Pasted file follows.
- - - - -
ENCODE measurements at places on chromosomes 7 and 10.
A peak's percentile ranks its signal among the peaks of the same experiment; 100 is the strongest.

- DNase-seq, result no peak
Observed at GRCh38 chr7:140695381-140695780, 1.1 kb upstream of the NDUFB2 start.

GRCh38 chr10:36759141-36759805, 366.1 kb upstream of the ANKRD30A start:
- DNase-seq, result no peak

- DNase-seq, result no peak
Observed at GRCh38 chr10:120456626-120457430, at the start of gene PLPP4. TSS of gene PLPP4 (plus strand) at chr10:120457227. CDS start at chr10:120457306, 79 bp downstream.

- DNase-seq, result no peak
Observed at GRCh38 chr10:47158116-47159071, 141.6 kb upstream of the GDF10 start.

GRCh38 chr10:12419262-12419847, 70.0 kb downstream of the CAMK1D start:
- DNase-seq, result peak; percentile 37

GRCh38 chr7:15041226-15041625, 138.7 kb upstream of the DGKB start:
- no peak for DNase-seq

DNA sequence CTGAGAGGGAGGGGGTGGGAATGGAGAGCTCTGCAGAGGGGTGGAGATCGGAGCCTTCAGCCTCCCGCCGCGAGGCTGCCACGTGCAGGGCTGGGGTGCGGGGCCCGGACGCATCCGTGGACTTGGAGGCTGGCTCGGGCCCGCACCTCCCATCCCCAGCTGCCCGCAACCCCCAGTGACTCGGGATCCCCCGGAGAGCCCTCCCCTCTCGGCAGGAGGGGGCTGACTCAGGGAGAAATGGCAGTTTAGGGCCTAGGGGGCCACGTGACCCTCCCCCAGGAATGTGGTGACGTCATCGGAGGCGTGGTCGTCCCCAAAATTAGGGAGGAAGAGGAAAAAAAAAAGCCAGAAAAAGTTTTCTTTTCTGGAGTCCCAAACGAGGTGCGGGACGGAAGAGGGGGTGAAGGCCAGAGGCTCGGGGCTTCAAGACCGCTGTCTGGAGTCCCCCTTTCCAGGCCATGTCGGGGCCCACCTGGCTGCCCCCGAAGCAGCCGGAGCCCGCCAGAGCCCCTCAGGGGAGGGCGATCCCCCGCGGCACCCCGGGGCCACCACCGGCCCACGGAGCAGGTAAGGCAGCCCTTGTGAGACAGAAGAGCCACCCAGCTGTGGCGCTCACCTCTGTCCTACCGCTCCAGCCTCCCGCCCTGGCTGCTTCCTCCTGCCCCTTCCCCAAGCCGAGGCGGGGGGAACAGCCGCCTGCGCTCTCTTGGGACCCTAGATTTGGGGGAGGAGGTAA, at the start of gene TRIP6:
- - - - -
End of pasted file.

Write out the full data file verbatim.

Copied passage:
ENCODE measurements at places on chromosomes 7 and 10.
A peak's percentile ranks its signal among the peaks of the same experiment; 100 is the strongest.

- DNase-seq, result no peak
Observed at GRCh38 chr7:140695381-140695780, 1.1 kb upstream of the NDUFB2 start.

GRCh38 chr10:36759141-36759805, 366.1 kb upstream of the ANKRD30A start:
- DNase-seq, result no peak

- DNase-seq, result no peak
Observed at GRCh38 chr10:120456626-120457430, at the start of gene PLPP4. TSS of gene PLPP4 (plus strand) at chr10:120457227. CDS start at chr10:120457306, 79 bp downstream.

- DNase-seq, result no peak
Observed at GRCh38 chr10:47158116-47159071, 141.6 kb upstream of the GDF10 start.

GRCh38 chr10:12419262-12419847, 70.0 kb downstream of the CAMK1D start:
- DNase-seq, result peak; percentile 37

GRCh38 chr7:15041226-15041625, 138.7 kb upstream of the DGKB start:
- no peak for DNase-seq

DNA sequence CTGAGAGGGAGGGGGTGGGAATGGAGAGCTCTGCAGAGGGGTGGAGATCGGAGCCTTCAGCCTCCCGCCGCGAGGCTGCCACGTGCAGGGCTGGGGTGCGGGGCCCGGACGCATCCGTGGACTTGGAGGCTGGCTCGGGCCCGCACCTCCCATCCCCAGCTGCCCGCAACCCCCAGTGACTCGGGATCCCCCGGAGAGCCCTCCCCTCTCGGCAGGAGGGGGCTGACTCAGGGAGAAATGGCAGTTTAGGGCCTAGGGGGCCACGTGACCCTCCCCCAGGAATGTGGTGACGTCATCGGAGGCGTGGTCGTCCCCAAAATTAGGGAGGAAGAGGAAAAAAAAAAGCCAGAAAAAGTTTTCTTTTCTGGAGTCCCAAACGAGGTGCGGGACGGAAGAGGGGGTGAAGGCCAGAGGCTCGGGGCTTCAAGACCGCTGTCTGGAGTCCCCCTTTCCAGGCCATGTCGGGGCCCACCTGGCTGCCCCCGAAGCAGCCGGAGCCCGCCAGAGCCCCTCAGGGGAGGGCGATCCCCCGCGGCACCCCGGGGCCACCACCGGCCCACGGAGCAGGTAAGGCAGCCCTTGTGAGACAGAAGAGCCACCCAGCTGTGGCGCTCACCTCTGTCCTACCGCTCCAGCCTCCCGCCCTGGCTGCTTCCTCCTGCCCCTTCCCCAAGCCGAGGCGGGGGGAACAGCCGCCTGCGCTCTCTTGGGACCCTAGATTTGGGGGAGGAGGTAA, at the start of gene TRIP6: